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ABOUT Arthur Kleinjan

Arthur Kleinjan studied at the Willem de Kooning Academy in Rotterdam and later also at the Rijksakademie in Amsterdam from 2001 until 2002.

He is particularly drawn to the media of photography and video. His work attempts to explore human experience in relation to the metaphysical experience of time, place and identity. Kleinjan integrates the viewer by playing with these concepts. He does this for example by transforming seemingly ordinary and simple moments into something unique. In his photo series ‘Paris Looks’ he photographs the uncomfortable poses and gestures that accompany the ‘holiday photo’. Whilst each individual tourist takes position for his or her travel companion, Kleinjan as a second photographer captures the scene from an elevated viewpoint. Despite this distanced perspective, these images have a certain intimacy and fragility, via which the viewer identifies him or herself with the piece. Kleinjan is able to register these scenes at such an exact point as to bring out the spectacle in them, as if the tourists are actors on a stage. He demonstrates how they allow themselves to be immortalised in an attempt to resist the passing of time, attempting to obtain something meaningful at a later point in the form of memory.

Video works by the artist also show his keen interest for the themes of time and place. His work ‘Traverse’ has a cinematographic, narrative nature. It is a complex story that traverses narrated childhood memories, recent experience and dream. It is not clear whether the central figure of the piece is dreaming what he had experienced or that he is experiencing that what he had dreamed. His work is located in the space where reality, memory and dream meet.

‘Moments of Considered Time’ was shown at ‘ROAM’, the first time this most recent work had been seen in the Netherlands. It interweaves images of modern Cairo with the history of film, photography and Egypt itself. This together with personal observations and memories creates a complex work of undeniable interest.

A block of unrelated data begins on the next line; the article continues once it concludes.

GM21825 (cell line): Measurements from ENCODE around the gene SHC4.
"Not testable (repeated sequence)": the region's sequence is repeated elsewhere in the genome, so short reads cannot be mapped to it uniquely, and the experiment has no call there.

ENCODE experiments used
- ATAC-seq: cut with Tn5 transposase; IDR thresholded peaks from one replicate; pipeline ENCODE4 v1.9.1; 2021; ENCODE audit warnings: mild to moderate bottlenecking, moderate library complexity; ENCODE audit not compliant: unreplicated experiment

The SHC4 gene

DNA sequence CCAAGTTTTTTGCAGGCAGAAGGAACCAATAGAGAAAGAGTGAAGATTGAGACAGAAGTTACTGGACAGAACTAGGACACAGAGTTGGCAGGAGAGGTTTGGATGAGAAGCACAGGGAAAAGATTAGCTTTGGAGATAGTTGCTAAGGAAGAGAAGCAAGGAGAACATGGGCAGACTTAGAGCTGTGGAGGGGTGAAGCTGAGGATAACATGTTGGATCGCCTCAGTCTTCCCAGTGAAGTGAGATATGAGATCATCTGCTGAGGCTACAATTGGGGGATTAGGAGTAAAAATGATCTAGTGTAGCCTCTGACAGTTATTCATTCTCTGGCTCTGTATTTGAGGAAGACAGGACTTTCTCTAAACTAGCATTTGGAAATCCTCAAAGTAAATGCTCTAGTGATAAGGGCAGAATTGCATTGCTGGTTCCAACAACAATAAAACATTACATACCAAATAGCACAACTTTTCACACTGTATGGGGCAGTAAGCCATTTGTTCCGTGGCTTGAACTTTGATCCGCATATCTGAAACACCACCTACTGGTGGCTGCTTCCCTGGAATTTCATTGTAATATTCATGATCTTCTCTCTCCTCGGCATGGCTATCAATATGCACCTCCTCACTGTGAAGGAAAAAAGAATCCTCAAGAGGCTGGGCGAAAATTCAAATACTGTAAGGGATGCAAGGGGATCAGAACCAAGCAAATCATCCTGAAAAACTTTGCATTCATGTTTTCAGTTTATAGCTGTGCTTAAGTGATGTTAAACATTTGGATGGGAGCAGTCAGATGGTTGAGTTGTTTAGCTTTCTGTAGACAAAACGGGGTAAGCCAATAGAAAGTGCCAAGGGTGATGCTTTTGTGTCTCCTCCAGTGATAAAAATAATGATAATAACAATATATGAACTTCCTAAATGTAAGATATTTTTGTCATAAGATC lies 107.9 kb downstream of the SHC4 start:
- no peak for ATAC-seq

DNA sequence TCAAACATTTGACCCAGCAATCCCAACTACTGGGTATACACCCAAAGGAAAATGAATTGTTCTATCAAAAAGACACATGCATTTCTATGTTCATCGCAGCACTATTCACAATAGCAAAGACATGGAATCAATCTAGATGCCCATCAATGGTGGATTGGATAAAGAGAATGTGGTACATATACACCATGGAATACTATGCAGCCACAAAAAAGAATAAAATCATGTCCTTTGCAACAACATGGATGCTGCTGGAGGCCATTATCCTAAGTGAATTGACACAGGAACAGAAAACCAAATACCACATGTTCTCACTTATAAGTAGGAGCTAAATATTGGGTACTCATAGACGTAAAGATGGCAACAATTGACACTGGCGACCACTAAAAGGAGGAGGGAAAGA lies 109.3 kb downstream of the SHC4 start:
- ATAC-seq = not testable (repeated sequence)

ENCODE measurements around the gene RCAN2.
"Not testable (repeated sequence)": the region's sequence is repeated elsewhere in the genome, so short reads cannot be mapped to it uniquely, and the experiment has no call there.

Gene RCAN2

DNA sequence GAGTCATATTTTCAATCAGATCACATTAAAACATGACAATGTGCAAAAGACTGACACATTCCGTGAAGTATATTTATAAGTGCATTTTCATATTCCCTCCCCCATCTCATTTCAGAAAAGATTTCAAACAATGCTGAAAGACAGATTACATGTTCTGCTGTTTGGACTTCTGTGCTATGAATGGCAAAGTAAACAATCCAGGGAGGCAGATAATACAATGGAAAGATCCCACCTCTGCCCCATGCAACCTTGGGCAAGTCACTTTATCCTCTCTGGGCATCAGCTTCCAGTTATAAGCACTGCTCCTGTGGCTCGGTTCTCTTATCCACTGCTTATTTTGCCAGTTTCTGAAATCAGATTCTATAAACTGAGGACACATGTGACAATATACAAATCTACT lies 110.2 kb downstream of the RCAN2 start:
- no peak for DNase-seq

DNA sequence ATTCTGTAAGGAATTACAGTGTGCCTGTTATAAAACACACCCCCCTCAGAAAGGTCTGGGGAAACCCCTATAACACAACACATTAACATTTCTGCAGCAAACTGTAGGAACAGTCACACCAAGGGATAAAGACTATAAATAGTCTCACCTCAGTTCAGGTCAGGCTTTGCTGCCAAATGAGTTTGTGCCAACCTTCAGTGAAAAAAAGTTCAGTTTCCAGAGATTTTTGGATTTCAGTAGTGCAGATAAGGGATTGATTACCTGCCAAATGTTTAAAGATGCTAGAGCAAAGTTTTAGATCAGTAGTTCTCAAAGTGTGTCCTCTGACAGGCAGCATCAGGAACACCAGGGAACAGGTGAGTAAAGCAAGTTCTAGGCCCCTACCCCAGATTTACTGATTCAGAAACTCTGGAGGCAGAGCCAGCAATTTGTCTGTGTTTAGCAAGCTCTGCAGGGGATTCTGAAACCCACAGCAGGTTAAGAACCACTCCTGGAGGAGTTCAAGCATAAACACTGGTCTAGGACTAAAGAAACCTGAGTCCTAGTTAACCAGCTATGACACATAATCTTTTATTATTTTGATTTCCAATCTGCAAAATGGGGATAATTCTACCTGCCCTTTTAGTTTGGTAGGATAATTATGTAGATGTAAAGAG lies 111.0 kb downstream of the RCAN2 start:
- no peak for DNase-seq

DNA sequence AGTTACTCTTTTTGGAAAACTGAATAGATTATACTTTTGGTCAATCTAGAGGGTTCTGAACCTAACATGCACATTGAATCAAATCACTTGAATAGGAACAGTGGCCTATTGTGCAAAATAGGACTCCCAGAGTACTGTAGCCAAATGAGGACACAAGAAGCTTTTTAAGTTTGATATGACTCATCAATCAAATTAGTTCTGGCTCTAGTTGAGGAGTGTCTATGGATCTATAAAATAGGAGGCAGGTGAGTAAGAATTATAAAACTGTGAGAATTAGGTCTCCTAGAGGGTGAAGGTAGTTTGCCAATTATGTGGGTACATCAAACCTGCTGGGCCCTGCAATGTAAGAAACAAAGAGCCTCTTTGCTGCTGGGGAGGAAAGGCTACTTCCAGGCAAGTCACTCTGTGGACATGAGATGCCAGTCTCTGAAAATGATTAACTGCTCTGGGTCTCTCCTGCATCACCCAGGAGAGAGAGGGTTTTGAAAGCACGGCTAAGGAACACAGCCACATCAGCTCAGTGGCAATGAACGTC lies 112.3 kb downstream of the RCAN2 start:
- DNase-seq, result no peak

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ABOUT Jacco Olivier

Jacco Olivier was born in 1973 in Goes, The Netherlands
He lives and works in Amsterdam, The Netherlands

Jacco Olivier fuses painting and filmmaking by repeatedly reworking paintings in generous casual brush strokes and systematically photographing each development. The various stages are combined into projected animations. The resulting films are enigmatic and experiential – moving in and out of abstraction they reveal the traces and decisions made by the artist in the process of painting. While there is a clear and quite complex process involved in their creation, Olivier does not set a thematic agenda for the works, or for their relationship to one another. The films are instead imagined as windows onto converging, and often elegantly simple, moments of daily life – a bus journey, a swim in the ocean, or a walk through the woods. At this convergence of painting and cinema, however, lies an uneasy tension, a feeling that something is about to happen or has just happened that is unexpected and beyond our control.